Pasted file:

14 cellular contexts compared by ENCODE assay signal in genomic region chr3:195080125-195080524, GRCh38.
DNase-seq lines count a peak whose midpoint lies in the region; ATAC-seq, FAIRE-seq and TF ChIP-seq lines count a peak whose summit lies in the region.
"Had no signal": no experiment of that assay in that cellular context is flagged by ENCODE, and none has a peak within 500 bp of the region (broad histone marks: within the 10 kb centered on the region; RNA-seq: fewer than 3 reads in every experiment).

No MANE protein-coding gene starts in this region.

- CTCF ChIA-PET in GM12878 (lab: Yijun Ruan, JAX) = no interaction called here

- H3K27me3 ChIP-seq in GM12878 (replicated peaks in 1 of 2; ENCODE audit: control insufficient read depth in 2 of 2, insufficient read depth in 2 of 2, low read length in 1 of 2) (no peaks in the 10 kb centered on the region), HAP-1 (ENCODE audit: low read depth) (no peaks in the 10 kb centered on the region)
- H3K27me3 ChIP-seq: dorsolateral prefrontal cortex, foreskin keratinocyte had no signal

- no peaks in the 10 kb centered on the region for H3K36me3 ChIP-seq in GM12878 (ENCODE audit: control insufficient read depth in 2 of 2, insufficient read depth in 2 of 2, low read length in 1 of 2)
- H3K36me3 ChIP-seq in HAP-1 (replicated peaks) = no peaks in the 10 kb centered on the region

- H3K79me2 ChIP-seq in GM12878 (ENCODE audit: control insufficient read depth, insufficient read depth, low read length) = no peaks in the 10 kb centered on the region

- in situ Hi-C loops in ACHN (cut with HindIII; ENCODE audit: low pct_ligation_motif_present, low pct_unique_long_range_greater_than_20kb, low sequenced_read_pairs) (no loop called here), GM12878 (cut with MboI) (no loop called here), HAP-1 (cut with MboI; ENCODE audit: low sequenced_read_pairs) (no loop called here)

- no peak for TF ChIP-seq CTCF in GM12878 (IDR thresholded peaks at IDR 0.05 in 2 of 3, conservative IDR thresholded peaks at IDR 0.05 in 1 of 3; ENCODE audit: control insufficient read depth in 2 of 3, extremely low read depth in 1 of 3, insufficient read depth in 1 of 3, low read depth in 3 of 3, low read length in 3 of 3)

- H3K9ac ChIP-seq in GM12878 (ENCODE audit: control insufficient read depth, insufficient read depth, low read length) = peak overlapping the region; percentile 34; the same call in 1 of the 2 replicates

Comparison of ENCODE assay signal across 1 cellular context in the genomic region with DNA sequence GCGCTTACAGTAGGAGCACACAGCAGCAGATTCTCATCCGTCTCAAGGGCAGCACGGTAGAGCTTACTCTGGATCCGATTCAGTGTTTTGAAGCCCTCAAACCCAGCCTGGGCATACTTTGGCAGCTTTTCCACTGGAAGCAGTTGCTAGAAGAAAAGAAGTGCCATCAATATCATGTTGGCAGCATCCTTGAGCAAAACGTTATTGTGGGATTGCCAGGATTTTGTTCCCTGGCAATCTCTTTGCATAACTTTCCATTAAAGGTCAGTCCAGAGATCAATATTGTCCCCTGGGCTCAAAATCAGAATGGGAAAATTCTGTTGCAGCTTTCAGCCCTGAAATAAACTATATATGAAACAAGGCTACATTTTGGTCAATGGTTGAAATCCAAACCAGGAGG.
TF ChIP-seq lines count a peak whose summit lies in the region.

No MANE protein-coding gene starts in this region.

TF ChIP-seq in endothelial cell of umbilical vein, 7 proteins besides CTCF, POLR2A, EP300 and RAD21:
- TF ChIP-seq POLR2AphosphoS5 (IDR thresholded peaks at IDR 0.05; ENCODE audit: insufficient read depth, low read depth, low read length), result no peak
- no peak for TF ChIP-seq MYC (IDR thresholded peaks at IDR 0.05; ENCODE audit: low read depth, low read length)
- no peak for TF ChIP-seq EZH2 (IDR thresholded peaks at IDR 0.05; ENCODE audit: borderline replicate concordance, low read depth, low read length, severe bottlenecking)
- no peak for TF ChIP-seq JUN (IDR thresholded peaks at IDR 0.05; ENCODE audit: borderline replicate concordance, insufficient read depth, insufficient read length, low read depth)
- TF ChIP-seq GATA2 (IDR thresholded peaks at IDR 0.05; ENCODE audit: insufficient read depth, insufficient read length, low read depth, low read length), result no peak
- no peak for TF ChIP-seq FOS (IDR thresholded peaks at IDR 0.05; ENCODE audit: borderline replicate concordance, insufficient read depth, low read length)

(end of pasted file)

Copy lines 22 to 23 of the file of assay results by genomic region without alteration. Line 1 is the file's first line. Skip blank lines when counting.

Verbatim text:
- TF ChIP-seq GATA2 (IDR thresholded peaks at IDR 0.05; ENCODE audit: insufficient read depth, insufficient read length, low read depth, low read length), result no peak
- no peak for TF ChIP-seq FOS (IDR thresholded peaks at IDR 0.05; ENCODE audit: borderline replicate concordance, insufficient read depth, low read length)